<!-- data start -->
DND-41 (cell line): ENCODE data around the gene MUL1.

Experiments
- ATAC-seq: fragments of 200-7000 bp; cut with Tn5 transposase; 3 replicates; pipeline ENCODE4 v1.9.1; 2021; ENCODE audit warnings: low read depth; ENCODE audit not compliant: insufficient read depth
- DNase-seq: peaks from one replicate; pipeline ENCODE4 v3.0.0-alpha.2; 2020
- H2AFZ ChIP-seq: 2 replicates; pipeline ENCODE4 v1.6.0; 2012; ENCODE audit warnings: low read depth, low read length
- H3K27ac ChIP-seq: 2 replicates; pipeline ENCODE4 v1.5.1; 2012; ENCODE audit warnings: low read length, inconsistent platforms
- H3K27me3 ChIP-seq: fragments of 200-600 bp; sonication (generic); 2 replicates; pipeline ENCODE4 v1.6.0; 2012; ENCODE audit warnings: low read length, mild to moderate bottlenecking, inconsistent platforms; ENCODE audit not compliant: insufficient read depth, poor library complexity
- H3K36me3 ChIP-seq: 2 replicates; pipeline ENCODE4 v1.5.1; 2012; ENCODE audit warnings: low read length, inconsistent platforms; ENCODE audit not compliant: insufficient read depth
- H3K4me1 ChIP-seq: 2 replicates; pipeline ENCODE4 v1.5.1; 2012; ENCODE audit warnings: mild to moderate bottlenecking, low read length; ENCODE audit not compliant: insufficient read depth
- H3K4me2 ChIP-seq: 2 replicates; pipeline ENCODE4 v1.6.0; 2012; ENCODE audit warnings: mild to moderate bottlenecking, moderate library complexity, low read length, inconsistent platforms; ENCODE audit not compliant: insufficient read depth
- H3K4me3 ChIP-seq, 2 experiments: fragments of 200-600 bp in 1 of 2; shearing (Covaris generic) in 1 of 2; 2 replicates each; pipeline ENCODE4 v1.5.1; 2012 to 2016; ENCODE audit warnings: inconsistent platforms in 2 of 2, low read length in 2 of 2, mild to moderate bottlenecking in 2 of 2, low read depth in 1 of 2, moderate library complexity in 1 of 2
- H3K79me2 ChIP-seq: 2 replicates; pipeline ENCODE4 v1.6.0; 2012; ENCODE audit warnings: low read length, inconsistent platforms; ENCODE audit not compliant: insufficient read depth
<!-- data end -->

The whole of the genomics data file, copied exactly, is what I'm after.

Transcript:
DND-41 (cell line): ENCODE data around the gene MUL1.

Experiments
- ATAC-seq: fragments of 200-7000 bp; cut with Tn5 transposase; 3 replicates; pipeline ENCODE4 v1.9.1; 2021; ENCODE audit warnings: low read depth; ENCODE audit not compliant: insufficient read depth
- DNase-seq: peaks from one replicate; pipeline ENCODE4 v3.0.0-alpha.2; 2020
- H2AFZ ChIP-seq: 2 replicates; pipeline ENCODE4 v1.6.0; 2012; ENCODE audit warnings: low read depth, low read length
- H3K27ac ChIP-seq: 2 replicates; pipeline ENCODE4 v1.5.1; 2012; ENCODE audit warnings: low read length, inconsistent platforms
- H3K27me3 ChIP-seq: fragments of 200-600 bp; sonication (generic); 2 replicates; pipeline ENCODE4 v1.6.0; 2012; ENCODE audit warnings: low read length, mild to moderate bottlenecking, inconsistent platforms; ENCODE audit not compliant: insufficient read depth, poor library complexity
- H3K36me3 ChIP-seq: 2 replicates; pipeline ENCODE4 v1.5.1; 2012; ENCODE audit warnings: low read length, inconsistent platforms; ENCODE audit not compliant: insufficient read depth
- H3K4me1 ChIP-seq: 2 replicates; pipeline ENCODE4 v1.5.1; 2012; ENCODE audit warnings: mild to moderate bottlenecking, low read length; ENCODE audit not compliant: insufficient read depth
- H3K4me2 ChIP-seq: 2 replicates; pipeline ENCODE4 v1.6.0; 2012; ENCODE audit warnings: mild to moderate bottlenecking, moderate library complexity, low read length, inconsistent platforms; ENCODE audit not compliant: insufficient read depth
- H3K4me3 ChIP-seq, 2 experiments: fragments of 200-600 bp in 1 of 2; shearing (Covaris generic) in 1 of 2; 2 replicates each; pipeline ENCODE4 v1.5.1; 2012 to 2016; ENCODE audit warnings: inconsistent platforms in 2 of 2, low read length in 2 of 2, mild to moderate bottlenecking in 2 of 2, low read depth in 1 of 2, moderate library complexity in 1 of 2
- H3K79me2 ChIP-seq: 2 replicates; pipeline ENCODE4 v1.6.0; 2012; ENCODE audit warnings: low read length, inconsistent platforms; ENCODE audit not compliant: insufficient read depth